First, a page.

The overt sexuality of the previous Dead Ringers adaptation is back on full display in Birch’s take, but the emphasis this time out isn’t placed on the will men can place over the bodies of women. Instead, Birch’s version of the same concept revolves around the many ways that women are either directly involved in or complacent with the commodification of female bodies. Men are merely tools here, and women are where the money and cunning lie. Obviously the role of a woman as a mother is front and centre throughout Dead Ringers, but Birch also has a lot to say about queerness, embryology, birthing, menopause and the various cottage industries that have been built up around them and how the main characters are seeking to profit from all of it. The perspective shift from the male gaze to female makes Dead Ringers into a narratively richer endeavour than the film was. It is a concept reborn that still retains all the material’s detailed examinations of the various ways science can push too far in the pursuit of perfection. (Don’t know what biohacking or trepanning is? Don’t worry. You will after this.)
It’s less outwardly fantastical than the film was, for the most part, but the more elaborate, time shifting plot grows stronger over time. In a true sign of quality that most established and limited series struggle with, even the episodes that feel like they’re padding out the length and stalling for time still offer up plenty to watch and think about. Several episodes feature lengthy sit down meals, meetings, and cocktail sessions where the characters debate their lives, goals, and morals, but these sequences are always snappily written, well paced, and exceptionally acted. New wrinkles in the Dead Ringers plot – like getting to know the parents of the Mantle Twins, the presence of an enigmatic housekeeper (Poppy Liu), and the sisters’ attempts to raise funds – add a lot of well woven story threads.
Birch has chosen a dream team of directors to helm every episode of Dead Ringers, including Sean Durkin, Karena Evans, Lauren Wolkstein, and Karyn Kusama. While the film has an overall unified tone, each director has been given episodes that allow them to bring their own low-key sense of style and flair to their instalments. Dead Ringers is a slow burning series about people who only raise their voices when they absolutely have to, but it’s also bursting with personality.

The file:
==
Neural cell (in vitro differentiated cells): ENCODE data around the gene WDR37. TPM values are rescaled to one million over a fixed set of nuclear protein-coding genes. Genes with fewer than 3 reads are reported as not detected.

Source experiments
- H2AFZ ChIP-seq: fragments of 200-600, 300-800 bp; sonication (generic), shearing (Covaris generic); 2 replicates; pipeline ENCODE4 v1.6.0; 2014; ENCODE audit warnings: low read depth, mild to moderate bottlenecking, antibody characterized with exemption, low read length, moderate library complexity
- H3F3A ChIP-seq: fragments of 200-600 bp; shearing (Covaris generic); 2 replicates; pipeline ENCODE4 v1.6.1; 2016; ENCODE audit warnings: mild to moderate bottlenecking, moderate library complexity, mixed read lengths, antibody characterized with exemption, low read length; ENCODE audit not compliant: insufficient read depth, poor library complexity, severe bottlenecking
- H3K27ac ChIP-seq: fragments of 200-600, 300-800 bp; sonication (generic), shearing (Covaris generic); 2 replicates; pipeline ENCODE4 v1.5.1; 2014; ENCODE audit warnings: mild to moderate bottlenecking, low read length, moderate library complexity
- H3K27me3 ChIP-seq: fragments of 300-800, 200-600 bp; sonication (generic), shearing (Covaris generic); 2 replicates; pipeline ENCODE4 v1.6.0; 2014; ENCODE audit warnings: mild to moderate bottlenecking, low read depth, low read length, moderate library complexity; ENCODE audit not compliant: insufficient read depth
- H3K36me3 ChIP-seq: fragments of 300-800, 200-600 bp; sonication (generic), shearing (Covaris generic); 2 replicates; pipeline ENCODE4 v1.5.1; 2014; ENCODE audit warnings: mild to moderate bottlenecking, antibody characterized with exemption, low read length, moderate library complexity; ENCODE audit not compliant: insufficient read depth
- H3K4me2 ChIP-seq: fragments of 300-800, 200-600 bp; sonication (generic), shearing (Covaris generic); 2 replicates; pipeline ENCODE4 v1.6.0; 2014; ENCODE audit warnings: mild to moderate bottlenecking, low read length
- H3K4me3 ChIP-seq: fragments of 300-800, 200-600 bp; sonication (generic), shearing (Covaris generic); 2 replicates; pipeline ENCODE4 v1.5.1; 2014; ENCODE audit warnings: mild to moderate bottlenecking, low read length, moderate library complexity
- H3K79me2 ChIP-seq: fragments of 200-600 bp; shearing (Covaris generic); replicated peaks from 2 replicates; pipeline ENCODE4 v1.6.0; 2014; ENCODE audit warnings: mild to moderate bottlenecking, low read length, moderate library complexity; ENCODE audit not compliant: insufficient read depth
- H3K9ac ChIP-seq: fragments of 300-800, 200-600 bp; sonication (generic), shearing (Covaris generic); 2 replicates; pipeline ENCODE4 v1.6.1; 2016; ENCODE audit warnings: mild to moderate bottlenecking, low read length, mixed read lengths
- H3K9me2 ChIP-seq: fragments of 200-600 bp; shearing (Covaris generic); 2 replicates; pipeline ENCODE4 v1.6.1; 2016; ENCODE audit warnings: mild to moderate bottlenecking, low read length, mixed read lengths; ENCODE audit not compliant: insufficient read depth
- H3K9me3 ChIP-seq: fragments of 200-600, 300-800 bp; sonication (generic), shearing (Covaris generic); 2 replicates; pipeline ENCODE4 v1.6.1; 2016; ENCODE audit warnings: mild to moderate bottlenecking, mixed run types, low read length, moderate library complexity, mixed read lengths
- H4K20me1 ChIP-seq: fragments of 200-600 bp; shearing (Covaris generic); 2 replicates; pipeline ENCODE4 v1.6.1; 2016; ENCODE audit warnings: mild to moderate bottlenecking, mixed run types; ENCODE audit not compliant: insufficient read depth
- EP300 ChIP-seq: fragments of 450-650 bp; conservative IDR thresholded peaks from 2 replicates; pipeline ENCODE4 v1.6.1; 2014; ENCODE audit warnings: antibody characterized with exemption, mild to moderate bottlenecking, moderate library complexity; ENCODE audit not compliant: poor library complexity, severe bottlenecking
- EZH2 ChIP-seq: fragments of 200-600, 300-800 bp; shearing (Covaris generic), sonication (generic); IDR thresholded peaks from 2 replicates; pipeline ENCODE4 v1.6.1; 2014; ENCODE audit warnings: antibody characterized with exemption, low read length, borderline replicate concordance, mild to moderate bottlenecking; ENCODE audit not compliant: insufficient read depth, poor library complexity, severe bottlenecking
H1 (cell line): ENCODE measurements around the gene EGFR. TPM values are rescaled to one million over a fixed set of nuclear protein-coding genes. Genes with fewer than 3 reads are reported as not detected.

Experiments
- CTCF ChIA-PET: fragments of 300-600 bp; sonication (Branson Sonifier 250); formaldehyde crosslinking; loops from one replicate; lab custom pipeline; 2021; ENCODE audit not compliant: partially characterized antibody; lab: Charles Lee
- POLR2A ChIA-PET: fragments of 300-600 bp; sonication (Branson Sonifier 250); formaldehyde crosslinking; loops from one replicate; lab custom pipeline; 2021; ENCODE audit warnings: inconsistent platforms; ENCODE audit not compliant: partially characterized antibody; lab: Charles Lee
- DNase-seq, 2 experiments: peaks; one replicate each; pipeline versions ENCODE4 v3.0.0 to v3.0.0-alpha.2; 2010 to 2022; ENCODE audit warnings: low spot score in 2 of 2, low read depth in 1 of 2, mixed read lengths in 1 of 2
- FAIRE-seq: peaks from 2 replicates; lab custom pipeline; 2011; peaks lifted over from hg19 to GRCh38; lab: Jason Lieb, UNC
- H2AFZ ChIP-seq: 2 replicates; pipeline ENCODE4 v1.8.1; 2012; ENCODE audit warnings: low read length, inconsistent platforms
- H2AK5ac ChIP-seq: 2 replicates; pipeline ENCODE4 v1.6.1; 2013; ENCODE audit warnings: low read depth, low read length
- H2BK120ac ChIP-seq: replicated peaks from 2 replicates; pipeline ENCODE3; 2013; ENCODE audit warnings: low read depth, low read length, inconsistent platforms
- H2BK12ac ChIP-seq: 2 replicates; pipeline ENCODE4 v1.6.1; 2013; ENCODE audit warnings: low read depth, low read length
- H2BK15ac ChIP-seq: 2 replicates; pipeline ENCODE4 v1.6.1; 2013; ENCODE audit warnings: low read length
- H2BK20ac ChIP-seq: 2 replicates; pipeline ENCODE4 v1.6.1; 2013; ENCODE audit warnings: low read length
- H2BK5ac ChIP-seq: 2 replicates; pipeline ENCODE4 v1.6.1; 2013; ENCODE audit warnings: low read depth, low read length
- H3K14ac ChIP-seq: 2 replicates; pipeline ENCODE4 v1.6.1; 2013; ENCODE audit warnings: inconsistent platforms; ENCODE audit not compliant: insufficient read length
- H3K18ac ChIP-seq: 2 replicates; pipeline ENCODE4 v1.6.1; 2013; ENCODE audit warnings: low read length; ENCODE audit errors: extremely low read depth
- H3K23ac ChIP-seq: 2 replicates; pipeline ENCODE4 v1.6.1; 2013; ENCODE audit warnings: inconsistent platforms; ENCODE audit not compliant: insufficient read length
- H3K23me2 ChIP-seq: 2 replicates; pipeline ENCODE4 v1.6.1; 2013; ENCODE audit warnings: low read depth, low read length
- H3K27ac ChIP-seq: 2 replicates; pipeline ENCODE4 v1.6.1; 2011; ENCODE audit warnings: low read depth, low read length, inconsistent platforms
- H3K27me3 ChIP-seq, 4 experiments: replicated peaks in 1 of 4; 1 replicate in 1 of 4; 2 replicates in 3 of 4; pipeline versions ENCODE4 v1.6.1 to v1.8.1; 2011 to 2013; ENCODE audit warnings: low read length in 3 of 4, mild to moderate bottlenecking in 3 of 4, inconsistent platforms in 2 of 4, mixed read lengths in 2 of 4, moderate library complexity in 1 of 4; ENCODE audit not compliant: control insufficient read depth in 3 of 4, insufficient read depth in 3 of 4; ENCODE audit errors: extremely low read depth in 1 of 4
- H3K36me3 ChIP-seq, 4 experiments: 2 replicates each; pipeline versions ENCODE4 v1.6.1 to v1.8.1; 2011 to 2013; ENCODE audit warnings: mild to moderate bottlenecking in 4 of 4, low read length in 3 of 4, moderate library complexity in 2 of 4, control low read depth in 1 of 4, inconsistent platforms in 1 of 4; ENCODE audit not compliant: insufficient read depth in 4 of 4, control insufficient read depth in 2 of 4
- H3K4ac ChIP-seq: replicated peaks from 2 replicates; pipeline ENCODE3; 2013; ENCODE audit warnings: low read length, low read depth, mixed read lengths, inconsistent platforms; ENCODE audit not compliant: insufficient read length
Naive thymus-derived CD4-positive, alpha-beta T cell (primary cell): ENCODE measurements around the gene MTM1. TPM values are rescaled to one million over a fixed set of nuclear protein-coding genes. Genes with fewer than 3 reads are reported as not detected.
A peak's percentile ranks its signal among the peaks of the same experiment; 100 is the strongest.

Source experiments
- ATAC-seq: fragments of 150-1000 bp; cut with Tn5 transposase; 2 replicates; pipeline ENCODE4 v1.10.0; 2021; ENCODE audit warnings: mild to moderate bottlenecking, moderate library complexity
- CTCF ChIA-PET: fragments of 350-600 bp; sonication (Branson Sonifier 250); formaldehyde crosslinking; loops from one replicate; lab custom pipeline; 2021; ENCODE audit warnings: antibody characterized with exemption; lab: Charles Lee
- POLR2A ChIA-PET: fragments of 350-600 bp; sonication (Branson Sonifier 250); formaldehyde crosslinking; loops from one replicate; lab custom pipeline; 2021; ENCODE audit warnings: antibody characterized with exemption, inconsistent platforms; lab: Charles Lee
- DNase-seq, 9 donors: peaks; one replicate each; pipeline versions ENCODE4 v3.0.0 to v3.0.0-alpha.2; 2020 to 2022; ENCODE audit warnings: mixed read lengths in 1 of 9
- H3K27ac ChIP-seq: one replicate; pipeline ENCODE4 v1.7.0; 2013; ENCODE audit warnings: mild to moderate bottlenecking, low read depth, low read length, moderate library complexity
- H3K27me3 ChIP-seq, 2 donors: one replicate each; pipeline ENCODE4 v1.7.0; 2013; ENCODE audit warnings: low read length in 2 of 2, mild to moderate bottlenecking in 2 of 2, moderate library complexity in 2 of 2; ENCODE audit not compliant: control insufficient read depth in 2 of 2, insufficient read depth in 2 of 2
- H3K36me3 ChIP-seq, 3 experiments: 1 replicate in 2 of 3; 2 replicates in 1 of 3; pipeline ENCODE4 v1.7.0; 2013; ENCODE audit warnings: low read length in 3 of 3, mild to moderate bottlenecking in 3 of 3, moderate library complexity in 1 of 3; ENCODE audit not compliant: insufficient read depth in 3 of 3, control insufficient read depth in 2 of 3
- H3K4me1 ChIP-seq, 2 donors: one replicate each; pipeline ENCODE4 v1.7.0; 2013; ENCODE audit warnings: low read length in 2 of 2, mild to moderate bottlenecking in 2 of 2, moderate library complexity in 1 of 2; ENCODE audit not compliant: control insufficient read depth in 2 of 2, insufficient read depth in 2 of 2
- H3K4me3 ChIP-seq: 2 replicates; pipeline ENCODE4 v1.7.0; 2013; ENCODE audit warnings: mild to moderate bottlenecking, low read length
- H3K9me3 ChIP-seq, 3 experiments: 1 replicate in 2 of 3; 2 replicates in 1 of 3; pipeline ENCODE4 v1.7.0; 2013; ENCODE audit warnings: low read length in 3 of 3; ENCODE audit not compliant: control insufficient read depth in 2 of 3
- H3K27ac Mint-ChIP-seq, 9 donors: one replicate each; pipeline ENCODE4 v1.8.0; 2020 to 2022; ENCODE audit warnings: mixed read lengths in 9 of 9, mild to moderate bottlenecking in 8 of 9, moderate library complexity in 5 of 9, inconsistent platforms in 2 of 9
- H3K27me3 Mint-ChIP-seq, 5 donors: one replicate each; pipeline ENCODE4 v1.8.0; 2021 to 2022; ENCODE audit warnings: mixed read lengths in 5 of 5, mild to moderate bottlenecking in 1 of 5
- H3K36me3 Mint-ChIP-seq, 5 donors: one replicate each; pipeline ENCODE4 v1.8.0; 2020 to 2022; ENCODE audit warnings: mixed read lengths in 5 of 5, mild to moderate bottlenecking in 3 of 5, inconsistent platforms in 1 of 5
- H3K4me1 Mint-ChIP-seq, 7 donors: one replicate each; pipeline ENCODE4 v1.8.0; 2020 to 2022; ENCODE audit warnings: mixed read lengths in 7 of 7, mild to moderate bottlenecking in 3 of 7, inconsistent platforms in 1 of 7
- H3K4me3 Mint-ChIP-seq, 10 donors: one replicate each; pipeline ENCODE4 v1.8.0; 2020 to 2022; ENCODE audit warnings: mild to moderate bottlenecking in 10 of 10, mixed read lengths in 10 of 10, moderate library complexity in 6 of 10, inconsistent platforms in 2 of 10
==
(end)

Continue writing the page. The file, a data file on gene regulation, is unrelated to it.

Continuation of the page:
And at the heart of it all is Weisz, who gives the Mantle Twins all she’s got, turning in a pair of outstanding, layered performances. While Elliot is the showier of the two roles, and Weisz revels in the chance to play a supercilious sociopath, her turn as the demure and kindly Beverly is just as memorable. Weisz keenly understands the need for the material to have a balance between craziness and humanity, and she approaches both sides of her leading roles with a surprising amount of empathy, even for the more villainous twin. Weisz gets some great support from Oldford as the object of Beverly’s affections and Ehle, who plays a character that’s openly more contemptible than Elliot in her aims and goals. One episode late in the series also boasts some notably outstanding work from Ntare Guma Mbaho Mwine, as a journalist hired to do a puff piece on the sisters, and Michael McKean, playing nicely against his usual type as a creepy old money billionaire from the South.
Dead Ringers is unique in that – much like the film – it’s both visually creepy and also quite talky. Aesthetically and narratively, Birch’s series has a sort of balance that few dramas – and even fewer projects that skew more towards horror and science-fiction – tend to have these days. The concept is familiar thanks to Cronenberg, but the approach is refreshing and unique. It’s a wonderful adaptation that stands quite confidently on all four feet.
Dead Ringers premieres on Prime Video starting Friday, April 21, 2023.